Denise Horn

Denise is a mover, a shaker and a world traveler. When Denise isn’t traveling for teaching and research, she calls Boston, Massachusetts her home. She is an Assistant Professor of International Affairs at Northeastern University, and received her PhD from Rutgers University.

Denise is the author of Women, Civil Society and the Geopolitics of Democratization (Routledge 2010) and the forthcoming book Democratic Governance and Social Entrepreneurship: Civic Participation and the Future of Democracy (Routledge 2012). Her research explores the relationship of civil society development to democratic growth, focusing on transnational activism and trends in global development. She has conducted field research in Eastern Europe, Southeast Asia and India. Denise also directs the Northeastern University Global Corps Practicum, which introduces students to social entrepreneurship in countries such as India, Indonesia and Thailand.

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Most Recent Articles

January 2, 2012
My first book was the result of years of graduate work and was born of my dissertation. It had gone through multiple iterations and critiques from my adviser and dissertation committee. In the end, I felt as though the whole project was out of my hands, and I was simply responding to the demands of others. Of course, that is the point — as a graduate student, you are being shaped to join the ranks of academics who speak the same (metaphoric) language and share similar expectations for academic work.
November 13, 2011
I spent the day grading my midterms, never a fun task. Usually I get into a vague kind of automaton state; as I read for key phrases, look for definitions and the critical use of concepts, and references to key authors and guest speakers. Check, check, check, grade. But this time, I noticed a pattern that I’m sure I’ve seen before but just ignored. It is the gendered attribution that says so much about how students view “authority” (in the author sense) in academia.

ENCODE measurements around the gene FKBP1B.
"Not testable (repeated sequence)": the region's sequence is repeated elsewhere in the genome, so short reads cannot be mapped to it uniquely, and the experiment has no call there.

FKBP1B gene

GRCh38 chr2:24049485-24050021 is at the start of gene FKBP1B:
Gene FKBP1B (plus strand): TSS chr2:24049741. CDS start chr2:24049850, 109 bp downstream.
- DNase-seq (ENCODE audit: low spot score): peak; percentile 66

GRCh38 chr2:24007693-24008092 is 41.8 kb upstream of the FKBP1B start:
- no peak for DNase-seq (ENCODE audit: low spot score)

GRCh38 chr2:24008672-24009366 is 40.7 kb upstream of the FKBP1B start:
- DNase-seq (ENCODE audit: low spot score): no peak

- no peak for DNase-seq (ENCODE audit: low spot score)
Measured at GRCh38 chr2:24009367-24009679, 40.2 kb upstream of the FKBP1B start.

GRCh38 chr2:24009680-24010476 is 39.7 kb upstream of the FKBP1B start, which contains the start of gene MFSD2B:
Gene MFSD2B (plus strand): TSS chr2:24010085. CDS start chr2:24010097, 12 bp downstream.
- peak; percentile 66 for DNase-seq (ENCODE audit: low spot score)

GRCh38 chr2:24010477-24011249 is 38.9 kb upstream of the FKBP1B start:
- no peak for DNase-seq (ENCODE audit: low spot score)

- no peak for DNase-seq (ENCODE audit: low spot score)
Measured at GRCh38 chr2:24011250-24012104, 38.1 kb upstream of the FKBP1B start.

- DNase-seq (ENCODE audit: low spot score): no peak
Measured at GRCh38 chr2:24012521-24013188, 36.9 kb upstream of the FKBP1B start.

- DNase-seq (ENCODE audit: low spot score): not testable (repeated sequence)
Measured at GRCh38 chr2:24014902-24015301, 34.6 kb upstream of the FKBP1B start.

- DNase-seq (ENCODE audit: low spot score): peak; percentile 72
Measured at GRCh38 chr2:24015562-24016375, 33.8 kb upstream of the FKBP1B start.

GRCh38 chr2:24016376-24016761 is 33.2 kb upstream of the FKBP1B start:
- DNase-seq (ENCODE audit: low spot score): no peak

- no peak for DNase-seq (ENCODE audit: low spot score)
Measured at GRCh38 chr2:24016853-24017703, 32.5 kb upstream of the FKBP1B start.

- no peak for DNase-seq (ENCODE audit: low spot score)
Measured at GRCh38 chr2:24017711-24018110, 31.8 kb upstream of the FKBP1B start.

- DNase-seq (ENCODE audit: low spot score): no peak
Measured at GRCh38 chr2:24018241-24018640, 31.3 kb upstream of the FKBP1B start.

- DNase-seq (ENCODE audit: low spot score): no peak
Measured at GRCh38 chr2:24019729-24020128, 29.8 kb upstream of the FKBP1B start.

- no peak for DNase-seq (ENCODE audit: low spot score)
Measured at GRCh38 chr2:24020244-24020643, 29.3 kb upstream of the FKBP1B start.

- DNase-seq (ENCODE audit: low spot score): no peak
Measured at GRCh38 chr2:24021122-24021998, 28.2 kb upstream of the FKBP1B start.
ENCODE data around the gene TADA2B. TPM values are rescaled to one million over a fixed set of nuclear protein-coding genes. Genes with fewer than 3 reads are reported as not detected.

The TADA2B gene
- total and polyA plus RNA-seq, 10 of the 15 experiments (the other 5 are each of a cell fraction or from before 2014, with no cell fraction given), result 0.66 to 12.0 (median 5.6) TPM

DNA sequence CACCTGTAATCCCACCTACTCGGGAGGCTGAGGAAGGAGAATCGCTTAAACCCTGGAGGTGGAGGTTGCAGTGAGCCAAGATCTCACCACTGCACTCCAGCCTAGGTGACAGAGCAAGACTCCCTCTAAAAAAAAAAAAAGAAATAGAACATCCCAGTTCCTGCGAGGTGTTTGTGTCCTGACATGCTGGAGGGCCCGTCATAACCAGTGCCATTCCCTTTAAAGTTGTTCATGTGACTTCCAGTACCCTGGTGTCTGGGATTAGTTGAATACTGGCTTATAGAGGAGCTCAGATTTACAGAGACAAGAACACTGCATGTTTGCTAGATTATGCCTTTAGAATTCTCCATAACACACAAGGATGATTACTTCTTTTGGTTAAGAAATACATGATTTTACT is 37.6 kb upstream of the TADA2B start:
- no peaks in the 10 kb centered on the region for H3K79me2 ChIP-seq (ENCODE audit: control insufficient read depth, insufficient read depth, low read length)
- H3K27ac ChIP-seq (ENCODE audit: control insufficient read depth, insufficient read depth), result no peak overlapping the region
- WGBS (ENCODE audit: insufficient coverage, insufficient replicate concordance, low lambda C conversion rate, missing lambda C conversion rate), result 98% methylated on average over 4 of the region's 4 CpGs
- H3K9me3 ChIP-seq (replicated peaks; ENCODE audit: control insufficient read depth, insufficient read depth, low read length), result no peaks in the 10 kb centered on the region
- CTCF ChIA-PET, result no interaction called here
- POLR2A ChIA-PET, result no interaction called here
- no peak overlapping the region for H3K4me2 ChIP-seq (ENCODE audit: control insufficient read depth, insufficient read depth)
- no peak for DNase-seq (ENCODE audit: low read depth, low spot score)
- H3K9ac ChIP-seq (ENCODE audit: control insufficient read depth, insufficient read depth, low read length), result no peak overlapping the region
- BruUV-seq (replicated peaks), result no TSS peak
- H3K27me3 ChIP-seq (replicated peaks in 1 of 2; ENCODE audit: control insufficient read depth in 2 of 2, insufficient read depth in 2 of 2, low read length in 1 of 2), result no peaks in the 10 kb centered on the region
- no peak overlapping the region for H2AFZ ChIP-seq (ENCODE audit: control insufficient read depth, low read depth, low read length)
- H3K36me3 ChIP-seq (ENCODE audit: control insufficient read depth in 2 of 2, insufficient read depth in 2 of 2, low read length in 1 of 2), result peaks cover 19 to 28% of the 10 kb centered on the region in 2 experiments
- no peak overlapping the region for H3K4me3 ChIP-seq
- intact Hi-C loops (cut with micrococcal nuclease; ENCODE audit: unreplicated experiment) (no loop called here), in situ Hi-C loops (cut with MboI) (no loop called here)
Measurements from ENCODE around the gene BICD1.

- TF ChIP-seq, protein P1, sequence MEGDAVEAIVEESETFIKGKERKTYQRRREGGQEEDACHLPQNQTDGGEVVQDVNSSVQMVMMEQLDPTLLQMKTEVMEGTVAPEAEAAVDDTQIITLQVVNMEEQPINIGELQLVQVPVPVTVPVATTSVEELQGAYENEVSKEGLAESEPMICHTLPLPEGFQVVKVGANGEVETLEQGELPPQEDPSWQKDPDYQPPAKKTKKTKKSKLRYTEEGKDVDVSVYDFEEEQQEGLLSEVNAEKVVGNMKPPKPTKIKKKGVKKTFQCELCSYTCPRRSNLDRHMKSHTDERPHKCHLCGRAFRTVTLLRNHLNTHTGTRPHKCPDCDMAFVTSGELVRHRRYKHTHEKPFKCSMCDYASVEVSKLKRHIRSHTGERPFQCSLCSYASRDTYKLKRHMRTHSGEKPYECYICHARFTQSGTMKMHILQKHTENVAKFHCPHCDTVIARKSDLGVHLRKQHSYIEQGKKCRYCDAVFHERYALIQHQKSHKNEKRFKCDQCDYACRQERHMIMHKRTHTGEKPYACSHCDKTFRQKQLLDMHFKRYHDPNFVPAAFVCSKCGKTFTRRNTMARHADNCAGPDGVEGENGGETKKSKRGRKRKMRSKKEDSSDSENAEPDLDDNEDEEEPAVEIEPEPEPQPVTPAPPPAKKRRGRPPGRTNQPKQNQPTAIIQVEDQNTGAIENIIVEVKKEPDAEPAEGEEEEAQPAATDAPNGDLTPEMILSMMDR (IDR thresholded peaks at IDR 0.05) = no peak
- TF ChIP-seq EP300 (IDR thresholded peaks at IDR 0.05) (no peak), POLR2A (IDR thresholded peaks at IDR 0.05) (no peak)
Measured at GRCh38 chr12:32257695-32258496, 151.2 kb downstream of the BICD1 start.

October 13, 2011
The ongoing Occupy Wall Street protests have spread to Boston, and most notably to our university. International Affairs students particularly seem drawn to social activism of this sort and the opportunity to participate in a nationwide protest movement has brought a new sense of excitement to campus.
September 11, 2011
I just turned forty and began worrying about catching a terrible disease from my students.
July 12, 2011
What happens when your scholarship is considered a crime? When the state tries to stop you? What do you do when you know what you must write could potentially land you in jail? Do we have a responsibility to write, or is this purely a selfish endeavor?
June 27, 2011
I’m rejuvenated, revived and relaxed. I feel smart again. Why? I’ve spent the week being an intellectual kid again. Denise exploring the politics of the Western Wall Tunnels, on her recent trip to Israel.
May 15, 2011
I Quit.
May 4, 2011
In her well-known 1984 essay, “Sex and Death in the Rational World of Defense Intellectuals,” Carol Cohn writes of her experience in a defense seminar in the early 1980s, when the cold war was hot again and missile defense less a question than a Reagan-inspired reality. The essay is often (mis)cited as dealing specifically with the gendered language of the defense community–missile size, “Little Boy” and “Fat Man,” missile silos as “nice holes”–it’s easy to get caught up in that part of the essay, but it’s so much more than that.
April 5, 2011
This month’s question regarding life balance—how we deal with writer’s block—started me thinking about how I feel about writing. It’s always been an important part of my life, but in my career as an academic, writing has become my biggest source of anxiety.
March 6, 2011
I have friends who are well advanced in their (non-academic) careers—they are senior managers, higher-ups in government bureaucracies, established account and movie executives. They pay mortgages, have children, talk about their investments and have all the trappings of late 30-something, early 40-somethings that we generally associate with that population. They are grown-ups. Despite being in the same age cohort, however, I don’t feel like a grown-up, really. I feel more like a grown-up in waiting.

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